Jessica Moore did not know who her father was until she was 13. As she grew up, her stepfather abused her and ultimately went to jail, which was both a relief and a burden, as it left the family financially precarious. Meanwhile, Jessica was dealing with a mysterious illness that took her out of school for months at a time and would not be correctly diagnosed for several years. Even when the rare autoimmune disorder was finally identified, there was no treatment for it. Facing chronic fatigue and pain, she waited tables up to 30 hours a week to boost the family income while she completed high school, clinging to the thought that some way, somehow, she had to go to college and attain her independence.
Nobody she knew well had gone to college. In her small Georgia community, even graduating from high school was often an achievement. But she wanted more. She got involved with science fairs and then research at a nearby lab, drawn to the subject as she tried to understand her own illness. She gained recognition for her work, and when it came time to apply for college, this set her apart.
“If you had told me a year ago that I would be at Harvard, studying abroad this summer in Venice for free, I would have laughed in your face,” she says. But a scholarship from the Horatio Alger Association allowed her to focus solely on her learning, opening a huge new world of opportunity for her.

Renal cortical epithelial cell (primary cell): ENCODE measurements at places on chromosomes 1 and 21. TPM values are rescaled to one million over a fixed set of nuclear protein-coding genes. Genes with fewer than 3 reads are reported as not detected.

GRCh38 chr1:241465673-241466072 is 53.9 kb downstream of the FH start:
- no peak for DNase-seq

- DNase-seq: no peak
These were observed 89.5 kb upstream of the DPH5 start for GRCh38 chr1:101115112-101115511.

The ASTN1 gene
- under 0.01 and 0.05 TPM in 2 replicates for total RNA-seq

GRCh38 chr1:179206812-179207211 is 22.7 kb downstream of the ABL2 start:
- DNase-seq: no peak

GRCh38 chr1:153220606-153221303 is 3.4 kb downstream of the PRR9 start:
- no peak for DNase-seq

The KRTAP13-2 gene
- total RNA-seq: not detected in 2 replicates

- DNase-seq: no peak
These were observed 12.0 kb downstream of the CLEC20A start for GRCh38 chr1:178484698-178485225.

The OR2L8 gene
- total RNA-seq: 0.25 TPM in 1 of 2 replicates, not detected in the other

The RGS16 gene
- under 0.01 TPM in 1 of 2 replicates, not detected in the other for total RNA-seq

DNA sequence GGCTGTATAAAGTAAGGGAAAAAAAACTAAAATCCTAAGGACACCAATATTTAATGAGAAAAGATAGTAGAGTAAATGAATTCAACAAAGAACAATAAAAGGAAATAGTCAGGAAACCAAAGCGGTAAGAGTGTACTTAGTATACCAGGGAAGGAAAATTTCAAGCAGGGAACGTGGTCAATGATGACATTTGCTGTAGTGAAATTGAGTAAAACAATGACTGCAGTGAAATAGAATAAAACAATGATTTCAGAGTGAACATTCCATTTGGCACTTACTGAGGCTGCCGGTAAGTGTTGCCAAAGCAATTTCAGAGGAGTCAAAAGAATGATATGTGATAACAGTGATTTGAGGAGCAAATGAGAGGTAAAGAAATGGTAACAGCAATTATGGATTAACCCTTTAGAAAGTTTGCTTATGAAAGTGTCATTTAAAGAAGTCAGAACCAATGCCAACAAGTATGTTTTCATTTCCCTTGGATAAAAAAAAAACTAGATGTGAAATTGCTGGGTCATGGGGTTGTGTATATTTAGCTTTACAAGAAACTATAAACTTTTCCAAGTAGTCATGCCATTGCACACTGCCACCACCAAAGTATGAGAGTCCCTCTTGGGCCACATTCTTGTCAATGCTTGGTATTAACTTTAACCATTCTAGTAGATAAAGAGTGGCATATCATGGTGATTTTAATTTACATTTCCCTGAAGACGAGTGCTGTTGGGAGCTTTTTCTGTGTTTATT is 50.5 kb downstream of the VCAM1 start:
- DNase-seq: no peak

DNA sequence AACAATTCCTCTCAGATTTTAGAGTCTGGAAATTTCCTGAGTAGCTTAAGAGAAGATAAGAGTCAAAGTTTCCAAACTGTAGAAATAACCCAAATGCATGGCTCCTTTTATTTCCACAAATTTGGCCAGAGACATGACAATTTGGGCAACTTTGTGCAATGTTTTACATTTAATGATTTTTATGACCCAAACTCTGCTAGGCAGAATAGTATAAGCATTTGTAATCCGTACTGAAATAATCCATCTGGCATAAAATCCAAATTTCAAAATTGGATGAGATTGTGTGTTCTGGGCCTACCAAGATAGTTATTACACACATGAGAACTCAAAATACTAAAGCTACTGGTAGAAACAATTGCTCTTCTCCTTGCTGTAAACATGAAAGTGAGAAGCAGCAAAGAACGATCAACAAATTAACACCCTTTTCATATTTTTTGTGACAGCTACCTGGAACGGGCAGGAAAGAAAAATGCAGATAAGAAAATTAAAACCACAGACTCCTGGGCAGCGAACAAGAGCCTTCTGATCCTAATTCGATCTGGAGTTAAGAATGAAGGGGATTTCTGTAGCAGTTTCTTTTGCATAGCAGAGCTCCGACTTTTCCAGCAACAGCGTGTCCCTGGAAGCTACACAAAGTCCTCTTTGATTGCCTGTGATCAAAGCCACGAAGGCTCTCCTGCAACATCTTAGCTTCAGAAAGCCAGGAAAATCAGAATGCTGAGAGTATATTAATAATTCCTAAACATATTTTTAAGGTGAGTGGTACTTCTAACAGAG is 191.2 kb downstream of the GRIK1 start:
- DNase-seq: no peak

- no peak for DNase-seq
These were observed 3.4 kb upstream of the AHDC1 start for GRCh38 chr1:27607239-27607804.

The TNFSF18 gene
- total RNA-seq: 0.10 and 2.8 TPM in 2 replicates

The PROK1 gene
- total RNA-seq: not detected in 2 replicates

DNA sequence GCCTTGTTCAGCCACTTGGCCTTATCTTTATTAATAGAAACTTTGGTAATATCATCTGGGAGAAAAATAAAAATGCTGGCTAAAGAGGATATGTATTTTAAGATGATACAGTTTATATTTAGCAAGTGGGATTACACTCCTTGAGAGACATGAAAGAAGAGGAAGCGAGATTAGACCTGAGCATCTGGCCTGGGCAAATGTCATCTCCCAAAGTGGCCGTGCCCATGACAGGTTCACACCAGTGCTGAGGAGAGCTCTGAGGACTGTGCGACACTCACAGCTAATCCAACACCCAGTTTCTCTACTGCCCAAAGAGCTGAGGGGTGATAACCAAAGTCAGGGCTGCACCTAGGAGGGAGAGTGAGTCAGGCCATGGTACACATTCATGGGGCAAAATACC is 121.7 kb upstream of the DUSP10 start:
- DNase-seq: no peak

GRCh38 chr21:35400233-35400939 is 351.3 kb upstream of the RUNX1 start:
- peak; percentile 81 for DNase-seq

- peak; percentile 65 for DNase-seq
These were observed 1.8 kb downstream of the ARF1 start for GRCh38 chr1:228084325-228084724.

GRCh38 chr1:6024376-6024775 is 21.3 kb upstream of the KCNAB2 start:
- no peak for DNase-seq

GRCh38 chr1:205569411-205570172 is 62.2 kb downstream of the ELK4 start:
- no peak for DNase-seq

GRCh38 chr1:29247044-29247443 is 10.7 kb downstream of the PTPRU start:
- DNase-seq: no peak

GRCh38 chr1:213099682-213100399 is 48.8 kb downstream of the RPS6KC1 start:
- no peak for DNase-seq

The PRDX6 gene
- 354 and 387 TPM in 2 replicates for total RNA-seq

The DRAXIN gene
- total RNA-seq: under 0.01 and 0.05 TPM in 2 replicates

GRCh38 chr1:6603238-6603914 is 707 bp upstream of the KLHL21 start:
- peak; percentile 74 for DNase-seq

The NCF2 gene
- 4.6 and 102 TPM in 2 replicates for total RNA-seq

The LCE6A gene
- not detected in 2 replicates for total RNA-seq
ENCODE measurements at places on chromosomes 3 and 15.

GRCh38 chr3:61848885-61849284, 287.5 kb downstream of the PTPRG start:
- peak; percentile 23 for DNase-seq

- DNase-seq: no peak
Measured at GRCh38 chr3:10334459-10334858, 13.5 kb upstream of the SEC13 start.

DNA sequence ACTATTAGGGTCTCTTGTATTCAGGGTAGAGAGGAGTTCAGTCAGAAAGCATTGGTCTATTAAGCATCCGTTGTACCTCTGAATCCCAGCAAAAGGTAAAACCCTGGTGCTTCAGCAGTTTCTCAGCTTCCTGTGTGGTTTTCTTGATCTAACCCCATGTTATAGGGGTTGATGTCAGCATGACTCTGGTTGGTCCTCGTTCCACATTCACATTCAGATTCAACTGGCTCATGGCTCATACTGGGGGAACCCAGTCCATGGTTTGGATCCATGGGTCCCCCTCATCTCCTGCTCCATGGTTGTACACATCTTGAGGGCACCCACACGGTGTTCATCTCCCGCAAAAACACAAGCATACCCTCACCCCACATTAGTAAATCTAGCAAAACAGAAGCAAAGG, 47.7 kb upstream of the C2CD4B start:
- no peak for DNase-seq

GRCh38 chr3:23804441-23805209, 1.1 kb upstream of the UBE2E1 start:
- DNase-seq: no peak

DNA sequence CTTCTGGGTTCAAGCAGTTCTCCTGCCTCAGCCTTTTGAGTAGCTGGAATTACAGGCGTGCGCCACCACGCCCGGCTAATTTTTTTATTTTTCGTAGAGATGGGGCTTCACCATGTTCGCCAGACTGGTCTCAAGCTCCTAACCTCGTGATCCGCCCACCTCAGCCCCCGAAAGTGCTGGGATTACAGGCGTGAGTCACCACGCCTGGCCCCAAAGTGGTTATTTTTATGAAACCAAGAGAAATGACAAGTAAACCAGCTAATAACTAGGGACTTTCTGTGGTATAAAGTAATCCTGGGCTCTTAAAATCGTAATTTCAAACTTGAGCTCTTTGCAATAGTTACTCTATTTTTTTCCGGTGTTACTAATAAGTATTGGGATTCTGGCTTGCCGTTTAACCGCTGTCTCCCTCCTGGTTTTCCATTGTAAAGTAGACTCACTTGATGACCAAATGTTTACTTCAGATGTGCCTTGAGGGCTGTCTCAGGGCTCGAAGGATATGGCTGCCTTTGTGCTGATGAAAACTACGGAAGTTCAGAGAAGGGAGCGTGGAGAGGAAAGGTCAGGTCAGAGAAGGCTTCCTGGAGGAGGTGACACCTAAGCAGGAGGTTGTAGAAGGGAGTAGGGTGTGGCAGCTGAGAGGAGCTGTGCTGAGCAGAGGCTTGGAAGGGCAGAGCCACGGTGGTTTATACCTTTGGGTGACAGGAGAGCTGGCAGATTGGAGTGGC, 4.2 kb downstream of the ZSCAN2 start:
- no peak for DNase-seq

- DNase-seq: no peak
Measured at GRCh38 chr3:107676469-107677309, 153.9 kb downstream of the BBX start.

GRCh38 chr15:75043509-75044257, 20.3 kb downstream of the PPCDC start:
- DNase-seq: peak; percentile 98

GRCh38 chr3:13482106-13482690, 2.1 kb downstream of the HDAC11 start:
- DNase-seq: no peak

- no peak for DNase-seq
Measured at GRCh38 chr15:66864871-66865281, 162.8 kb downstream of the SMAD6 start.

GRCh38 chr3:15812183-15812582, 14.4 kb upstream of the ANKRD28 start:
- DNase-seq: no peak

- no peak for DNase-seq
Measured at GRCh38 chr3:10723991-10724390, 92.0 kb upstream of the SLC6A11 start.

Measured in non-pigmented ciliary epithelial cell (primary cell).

Since 1984, the Horatio Alger Association has awarded more than $143 million in scholarships to students like Jessica, selected for their courage and tenacity in overcoming hardship. The association, founded in 1947, is made up of individuals who used hard work to overcome serious trials and achieve success. Members have included the astronaut Buzz Aldrin, businessman and donor Richard DeVos, surgeon Ben Carson, actor Denzel Washington, restaurateur Dave Thomas, justice Clarence Thomas, singer Reba McEntire, businessman Wayne Huizenga, hotelier Conrad Hilton, author Maya Angelou, and hundreds of other entrepreneurs, artists, and leaders.
A Horatio Alger enrollment is one of the highest American distinctions—“the biggest honor that I could ever imagine in my life,” said businessman and philanthropist Denny Sanford, who was inducted in 2016. Sanford’s mother died when he was four, and as a teen he tangled with the law. A second chance enabled him to go to college, and he went on to found one major company and reinvigorate another. His first philanthropy was to programs benefiting foster children, whose troubles he identified with. He is best known for over $1 billion in giving to medical research and a nonprofit health-care network serving his native Dakotas.
This year, Sanford made a record-breaking $30 million gift to the Horatio Alger Association’s scholarship fund, the single largest donation the group has ever received. In the spirit of this high-achievement, high-humility group, Sanford says he wanted to “remind students that if someone like me can overcome challenges to succeed, they can too.”